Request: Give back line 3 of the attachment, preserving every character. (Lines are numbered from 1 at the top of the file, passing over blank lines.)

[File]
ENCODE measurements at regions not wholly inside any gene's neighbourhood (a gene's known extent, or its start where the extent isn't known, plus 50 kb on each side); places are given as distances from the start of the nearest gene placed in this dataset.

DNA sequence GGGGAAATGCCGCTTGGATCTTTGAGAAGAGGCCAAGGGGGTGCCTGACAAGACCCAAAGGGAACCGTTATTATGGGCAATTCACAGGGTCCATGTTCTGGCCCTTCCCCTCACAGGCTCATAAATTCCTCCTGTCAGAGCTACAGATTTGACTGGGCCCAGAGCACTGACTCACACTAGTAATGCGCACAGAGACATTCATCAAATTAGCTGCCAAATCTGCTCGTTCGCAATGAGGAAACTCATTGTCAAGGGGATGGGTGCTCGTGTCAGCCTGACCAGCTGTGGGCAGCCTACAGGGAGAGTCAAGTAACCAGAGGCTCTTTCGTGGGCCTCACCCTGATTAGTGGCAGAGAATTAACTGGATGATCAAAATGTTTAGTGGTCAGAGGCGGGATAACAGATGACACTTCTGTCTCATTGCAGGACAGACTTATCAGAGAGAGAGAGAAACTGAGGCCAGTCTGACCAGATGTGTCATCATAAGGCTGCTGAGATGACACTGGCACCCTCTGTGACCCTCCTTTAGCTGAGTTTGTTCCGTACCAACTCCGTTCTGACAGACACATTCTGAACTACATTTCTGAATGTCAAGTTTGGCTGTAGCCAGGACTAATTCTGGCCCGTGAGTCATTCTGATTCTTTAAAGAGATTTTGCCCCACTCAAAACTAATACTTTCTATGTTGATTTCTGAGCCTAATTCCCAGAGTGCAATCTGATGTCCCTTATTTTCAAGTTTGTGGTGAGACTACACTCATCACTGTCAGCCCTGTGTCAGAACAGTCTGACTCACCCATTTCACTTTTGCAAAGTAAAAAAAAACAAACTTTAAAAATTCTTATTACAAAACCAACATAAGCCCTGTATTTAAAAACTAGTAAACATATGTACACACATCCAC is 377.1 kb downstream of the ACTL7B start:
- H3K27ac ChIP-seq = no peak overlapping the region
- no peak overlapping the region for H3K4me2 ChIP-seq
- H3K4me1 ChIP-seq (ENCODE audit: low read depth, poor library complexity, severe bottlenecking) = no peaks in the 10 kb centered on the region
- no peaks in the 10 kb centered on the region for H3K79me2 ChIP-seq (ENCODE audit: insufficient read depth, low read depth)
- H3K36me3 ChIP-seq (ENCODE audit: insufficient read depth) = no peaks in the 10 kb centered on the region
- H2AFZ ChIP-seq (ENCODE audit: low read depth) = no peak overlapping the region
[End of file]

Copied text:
- H3K27ac ChIP-seq = no peak overlapping the region